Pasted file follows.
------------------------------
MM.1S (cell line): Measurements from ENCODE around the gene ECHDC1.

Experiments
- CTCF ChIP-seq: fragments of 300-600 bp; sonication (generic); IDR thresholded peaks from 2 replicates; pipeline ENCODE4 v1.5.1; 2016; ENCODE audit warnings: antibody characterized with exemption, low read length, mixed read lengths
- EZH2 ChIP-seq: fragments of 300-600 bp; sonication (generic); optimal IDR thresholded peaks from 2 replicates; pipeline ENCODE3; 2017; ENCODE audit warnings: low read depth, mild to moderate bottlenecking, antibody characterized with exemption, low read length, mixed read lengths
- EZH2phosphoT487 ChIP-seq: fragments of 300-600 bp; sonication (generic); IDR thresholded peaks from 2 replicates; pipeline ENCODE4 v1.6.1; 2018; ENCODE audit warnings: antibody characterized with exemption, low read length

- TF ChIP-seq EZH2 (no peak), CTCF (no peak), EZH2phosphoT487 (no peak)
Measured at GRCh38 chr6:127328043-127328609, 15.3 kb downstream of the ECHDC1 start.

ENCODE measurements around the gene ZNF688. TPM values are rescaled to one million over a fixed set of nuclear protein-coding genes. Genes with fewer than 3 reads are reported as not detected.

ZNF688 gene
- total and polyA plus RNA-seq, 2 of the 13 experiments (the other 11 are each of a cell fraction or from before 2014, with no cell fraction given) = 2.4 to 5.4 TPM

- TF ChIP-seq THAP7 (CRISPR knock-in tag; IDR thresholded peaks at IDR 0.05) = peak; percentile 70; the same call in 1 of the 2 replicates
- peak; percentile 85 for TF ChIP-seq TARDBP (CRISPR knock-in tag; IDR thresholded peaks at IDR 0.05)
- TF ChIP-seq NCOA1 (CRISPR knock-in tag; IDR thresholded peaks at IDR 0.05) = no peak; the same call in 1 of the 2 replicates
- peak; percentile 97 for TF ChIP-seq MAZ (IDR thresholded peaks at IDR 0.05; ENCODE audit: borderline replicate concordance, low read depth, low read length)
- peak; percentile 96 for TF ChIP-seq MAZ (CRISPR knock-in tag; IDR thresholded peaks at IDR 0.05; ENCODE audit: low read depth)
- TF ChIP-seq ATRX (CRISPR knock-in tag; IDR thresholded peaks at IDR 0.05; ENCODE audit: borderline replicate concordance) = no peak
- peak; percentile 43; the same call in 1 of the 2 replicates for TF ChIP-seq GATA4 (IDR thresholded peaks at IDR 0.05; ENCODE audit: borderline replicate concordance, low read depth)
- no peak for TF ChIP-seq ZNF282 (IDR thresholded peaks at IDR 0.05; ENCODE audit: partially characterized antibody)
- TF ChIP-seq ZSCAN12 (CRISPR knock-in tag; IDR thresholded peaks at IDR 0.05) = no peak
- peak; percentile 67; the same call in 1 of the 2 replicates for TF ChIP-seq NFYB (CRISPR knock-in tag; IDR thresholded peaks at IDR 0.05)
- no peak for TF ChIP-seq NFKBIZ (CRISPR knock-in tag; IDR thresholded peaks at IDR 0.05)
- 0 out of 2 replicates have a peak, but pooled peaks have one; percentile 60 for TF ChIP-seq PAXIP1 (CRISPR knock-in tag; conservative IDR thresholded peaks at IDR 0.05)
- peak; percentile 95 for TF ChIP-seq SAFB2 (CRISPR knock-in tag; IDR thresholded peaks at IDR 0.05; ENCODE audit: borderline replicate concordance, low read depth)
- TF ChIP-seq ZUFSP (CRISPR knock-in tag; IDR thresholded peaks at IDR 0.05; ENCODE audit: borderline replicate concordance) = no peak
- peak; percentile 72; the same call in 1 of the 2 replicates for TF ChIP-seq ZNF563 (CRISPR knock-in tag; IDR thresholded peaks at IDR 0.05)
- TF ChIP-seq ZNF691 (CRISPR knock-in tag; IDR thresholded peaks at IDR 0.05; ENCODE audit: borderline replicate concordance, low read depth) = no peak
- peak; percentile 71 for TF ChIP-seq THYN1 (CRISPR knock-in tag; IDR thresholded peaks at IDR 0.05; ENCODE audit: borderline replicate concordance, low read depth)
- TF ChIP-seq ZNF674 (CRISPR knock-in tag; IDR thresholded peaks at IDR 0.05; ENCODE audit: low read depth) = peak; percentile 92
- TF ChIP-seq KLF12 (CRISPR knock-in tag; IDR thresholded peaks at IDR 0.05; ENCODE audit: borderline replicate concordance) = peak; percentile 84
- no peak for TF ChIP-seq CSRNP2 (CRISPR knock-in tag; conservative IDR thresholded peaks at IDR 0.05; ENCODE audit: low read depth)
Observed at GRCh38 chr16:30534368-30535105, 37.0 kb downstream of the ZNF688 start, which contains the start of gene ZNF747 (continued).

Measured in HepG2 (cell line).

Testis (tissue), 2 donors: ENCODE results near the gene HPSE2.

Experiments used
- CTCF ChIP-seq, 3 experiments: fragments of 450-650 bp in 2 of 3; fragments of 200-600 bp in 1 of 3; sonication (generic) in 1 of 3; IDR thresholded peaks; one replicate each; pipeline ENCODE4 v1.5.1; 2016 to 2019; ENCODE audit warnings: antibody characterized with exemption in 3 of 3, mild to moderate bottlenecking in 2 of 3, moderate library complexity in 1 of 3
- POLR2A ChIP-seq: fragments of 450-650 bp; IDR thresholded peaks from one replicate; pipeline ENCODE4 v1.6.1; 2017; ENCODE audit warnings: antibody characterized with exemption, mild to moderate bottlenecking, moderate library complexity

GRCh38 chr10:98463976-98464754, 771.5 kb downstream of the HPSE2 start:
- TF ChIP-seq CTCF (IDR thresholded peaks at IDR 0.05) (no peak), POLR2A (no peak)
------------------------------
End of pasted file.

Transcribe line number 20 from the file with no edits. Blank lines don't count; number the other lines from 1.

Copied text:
- peak; percentile 67; the same call in 1 of the 2 replicates for TF ChIP-seq NFYB (CRISPR knock-in tag; IDR thresholded peaks at IDR 0.05)